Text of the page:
25% of Illinois’ electricity is supposed to be generated by renewable energy sources by 2025, under the Future Energy Jobs Act – and that’s going to require a big increase in wind farms across the state. But one northern Illinois county made it much tougher for the wind industry to expand Wednesday night.
It took more than nine months of meetings, research, and debates – and in the end, the DeKalb County Board overwhelmingly approved a wind energy ordinance. County board chair Mark Pietrowski says it was a long process, but it was necessary. “The biggest thing,” he said after the county board meeting, “was just the sheer mass of information that’s out there.”
The new regulations are meant to protect neighbors from the noise and flickering lights others in the county have experienced with less-regulated wind farms. They include 3,000 foot setbacks from neighboring properties, no shadow flicker, and very low maximum noise levels. Brad Belanger has been a strong supporter of the strict regulations. He said, “The board did their due diligence in coming up with the ordinance that addresses both the health, welfare, and property rights. What a wonderful way to start off the Thanksgiving weekend.”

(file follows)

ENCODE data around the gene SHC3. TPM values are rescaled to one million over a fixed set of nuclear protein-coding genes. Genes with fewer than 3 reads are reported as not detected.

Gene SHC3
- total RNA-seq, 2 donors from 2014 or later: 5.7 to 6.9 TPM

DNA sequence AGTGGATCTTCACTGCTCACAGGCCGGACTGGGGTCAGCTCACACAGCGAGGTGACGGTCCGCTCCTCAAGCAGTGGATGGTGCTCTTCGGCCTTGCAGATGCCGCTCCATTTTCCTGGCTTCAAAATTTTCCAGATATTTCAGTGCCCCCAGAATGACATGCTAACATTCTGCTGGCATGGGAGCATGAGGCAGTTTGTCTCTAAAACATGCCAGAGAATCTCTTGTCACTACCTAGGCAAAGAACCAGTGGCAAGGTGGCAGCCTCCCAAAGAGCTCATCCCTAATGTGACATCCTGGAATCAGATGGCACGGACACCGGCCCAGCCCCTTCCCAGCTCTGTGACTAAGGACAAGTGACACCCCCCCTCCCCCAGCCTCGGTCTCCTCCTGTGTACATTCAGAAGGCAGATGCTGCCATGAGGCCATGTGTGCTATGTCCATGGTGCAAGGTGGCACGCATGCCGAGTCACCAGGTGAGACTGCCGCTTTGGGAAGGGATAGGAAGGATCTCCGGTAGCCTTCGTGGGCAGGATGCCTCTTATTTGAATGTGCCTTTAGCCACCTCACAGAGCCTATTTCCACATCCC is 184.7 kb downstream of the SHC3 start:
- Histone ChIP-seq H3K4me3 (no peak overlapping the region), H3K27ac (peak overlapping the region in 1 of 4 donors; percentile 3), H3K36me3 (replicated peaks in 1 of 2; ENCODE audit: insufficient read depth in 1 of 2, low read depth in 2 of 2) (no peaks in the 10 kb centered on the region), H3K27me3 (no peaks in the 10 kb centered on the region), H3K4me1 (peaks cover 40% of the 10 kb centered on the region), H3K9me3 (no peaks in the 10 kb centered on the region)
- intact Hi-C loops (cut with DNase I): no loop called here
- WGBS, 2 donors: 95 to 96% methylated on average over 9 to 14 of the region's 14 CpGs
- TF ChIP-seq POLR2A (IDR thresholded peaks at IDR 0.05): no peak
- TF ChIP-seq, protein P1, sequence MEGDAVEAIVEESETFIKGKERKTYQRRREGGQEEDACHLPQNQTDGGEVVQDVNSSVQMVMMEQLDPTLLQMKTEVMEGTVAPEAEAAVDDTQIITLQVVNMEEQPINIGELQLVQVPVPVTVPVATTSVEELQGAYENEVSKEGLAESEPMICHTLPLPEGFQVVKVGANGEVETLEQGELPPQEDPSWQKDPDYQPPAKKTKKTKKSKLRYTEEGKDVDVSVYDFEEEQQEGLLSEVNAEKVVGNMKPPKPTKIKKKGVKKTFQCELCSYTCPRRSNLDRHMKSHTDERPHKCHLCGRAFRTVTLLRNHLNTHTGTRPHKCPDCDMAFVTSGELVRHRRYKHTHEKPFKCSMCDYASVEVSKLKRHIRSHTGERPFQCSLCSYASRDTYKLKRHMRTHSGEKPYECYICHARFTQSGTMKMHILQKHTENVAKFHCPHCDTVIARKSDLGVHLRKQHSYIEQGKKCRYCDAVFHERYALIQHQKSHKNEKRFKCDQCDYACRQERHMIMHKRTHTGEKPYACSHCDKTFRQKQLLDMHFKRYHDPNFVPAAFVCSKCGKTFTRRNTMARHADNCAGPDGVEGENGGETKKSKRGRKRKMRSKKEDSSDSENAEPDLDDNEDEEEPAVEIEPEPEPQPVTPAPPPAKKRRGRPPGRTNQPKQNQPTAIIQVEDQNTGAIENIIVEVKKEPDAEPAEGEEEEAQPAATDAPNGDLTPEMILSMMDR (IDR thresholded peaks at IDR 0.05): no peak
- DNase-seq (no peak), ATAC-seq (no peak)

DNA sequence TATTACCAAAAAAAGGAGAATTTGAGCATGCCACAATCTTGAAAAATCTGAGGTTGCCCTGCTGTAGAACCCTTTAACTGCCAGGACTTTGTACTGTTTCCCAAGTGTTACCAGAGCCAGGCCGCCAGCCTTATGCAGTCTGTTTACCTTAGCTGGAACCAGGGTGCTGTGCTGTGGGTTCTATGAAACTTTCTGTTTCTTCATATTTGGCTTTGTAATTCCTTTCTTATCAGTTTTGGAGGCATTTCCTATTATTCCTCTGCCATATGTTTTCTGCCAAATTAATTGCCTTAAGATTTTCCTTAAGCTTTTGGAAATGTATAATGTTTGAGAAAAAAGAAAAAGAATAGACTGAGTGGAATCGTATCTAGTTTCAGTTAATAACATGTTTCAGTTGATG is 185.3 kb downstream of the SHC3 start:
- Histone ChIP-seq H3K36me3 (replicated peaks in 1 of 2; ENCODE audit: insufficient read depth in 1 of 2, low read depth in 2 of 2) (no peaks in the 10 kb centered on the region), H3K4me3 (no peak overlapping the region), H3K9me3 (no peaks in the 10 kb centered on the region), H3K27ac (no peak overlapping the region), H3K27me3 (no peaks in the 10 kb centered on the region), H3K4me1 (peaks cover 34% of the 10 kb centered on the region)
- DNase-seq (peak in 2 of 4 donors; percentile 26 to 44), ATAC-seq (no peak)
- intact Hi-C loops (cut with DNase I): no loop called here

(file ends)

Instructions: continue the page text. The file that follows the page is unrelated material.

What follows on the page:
Representatives from one proposed DeKalb County wind farm project said earlier this year they could not site their turbines if this ordinance passed. Pietrowski says wind farms can operate under the new rules – they might just have to spend more money up front.